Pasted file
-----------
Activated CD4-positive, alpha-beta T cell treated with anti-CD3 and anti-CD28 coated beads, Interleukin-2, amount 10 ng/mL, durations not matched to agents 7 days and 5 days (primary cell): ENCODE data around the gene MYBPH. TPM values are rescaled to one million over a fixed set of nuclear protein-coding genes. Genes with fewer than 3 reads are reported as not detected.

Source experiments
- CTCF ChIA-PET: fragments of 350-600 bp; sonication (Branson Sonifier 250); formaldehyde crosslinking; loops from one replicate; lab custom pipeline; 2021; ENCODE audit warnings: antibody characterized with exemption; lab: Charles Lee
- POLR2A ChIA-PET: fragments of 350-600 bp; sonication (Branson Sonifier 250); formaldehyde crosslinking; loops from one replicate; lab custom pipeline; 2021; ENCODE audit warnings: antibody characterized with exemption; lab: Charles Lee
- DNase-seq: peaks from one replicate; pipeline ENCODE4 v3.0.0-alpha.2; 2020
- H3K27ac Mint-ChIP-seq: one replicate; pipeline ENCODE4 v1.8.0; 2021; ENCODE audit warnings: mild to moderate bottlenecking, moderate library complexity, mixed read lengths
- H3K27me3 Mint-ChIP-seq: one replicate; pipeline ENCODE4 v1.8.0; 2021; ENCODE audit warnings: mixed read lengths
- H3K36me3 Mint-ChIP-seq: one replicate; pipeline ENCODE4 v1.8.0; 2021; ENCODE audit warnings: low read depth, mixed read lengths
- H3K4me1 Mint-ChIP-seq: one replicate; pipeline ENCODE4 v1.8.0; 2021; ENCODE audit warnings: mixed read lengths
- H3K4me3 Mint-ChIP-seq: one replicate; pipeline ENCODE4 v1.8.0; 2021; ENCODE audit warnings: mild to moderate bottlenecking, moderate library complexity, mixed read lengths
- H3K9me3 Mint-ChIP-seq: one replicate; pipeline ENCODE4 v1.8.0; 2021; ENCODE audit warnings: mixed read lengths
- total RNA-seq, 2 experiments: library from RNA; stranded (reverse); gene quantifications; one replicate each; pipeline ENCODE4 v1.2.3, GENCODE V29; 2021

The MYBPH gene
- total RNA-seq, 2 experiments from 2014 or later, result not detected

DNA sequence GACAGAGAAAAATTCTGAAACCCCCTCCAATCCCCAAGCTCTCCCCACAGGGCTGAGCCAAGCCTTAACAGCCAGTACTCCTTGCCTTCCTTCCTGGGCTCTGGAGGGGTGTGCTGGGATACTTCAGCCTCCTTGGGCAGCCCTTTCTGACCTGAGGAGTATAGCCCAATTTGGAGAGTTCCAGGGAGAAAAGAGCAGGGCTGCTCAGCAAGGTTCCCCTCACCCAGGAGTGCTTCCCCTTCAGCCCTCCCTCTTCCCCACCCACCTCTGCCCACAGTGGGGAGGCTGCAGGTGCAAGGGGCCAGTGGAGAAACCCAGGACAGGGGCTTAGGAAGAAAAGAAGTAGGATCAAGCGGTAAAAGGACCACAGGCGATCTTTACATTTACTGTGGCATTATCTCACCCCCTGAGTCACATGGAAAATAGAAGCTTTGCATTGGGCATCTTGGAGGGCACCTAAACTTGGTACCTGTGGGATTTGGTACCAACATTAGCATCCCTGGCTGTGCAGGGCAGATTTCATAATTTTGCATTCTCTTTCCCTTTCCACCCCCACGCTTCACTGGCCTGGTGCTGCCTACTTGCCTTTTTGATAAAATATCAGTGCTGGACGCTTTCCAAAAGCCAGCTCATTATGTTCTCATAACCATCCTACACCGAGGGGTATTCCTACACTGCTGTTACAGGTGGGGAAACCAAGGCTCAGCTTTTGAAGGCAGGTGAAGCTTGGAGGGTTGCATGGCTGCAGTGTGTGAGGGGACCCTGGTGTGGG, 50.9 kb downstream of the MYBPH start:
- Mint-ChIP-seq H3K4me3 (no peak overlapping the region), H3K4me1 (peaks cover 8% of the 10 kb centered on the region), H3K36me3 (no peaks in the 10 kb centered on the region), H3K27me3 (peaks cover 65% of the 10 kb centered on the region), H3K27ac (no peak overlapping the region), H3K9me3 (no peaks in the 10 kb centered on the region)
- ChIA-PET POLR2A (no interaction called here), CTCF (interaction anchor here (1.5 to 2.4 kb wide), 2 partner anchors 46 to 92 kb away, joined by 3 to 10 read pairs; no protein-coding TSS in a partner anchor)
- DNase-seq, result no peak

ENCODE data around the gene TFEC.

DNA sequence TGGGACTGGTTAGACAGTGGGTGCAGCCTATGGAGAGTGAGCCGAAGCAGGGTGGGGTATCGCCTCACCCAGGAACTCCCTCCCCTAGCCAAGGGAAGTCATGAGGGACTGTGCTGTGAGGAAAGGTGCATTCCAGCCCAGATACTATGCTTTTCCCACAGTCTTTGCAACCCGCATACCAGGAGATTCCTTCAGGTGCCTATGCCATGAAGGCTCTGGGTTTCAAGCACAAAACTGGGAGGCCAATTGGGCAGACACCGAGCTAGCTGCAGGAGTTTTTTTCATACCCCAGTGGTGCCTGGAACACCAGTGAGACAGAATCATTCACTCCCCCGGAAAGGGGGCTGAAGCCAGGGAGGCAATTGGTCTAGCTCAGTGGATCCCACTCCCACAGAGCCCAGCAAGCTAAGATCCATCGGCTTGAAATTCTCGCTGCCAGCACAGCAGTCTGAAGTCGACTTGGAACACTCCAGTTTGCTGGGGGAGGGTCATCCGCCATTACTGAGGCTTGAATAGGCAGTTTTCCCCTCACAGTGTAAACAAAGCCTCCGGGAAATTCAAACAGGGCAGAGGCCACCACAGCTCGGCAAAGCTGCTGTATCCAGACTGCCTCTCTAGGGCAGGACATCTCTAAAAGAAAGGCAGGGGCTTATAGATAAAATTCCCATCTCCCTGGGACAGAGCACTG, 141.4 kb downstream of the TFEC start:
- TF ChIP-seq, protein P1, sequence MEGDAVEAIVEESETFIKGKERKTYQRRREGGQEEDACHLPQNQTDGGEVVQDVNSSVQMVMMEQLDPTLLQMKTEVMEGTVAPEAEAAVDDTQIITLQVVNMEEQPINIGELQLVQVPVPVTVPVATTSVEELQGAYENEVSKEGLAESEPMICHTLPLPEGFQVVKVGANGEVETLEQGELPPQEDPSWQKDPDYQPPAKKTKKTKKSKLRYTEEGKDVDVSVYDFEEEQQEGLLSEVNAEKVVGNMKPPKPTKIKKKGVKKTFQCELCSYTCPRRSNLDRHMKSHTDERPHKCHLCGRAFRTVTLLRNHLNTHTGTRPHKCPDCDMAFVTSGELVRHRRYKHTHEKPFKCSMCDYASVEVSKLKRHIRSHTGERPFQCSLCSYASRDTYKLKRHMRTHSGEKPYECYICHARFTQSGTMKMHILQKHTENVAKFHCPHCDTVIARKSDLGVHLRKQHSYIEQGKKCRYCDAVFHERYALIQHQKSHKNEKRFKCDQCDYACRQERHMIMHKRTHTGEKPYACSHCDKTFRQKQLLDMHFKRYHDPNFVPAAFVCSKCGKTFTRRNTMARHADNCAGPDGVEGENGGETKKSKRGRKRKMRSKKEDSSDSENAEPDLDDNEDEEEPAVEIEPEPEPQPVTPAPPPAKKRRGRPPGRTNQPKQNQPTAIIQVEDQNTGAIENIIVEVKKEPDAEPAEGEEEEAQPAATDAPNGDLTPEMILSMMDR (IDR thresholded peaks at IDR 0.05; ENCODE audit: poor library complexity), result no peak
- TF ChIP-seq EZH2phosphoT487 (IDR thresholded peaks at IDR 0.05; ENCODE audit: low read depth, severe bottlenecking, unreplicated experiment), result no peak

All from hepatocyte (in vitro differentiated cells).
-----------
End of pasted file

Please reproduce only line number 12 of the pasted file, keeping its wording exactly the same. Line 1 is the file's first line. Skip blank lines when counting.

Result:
- total RNA-seq, 2 experiments: library from RNA; stranded (reverse); gene quantifications; one replicate each; pipeline ENCODE4 v1.2.3, GENCODE V29; 2021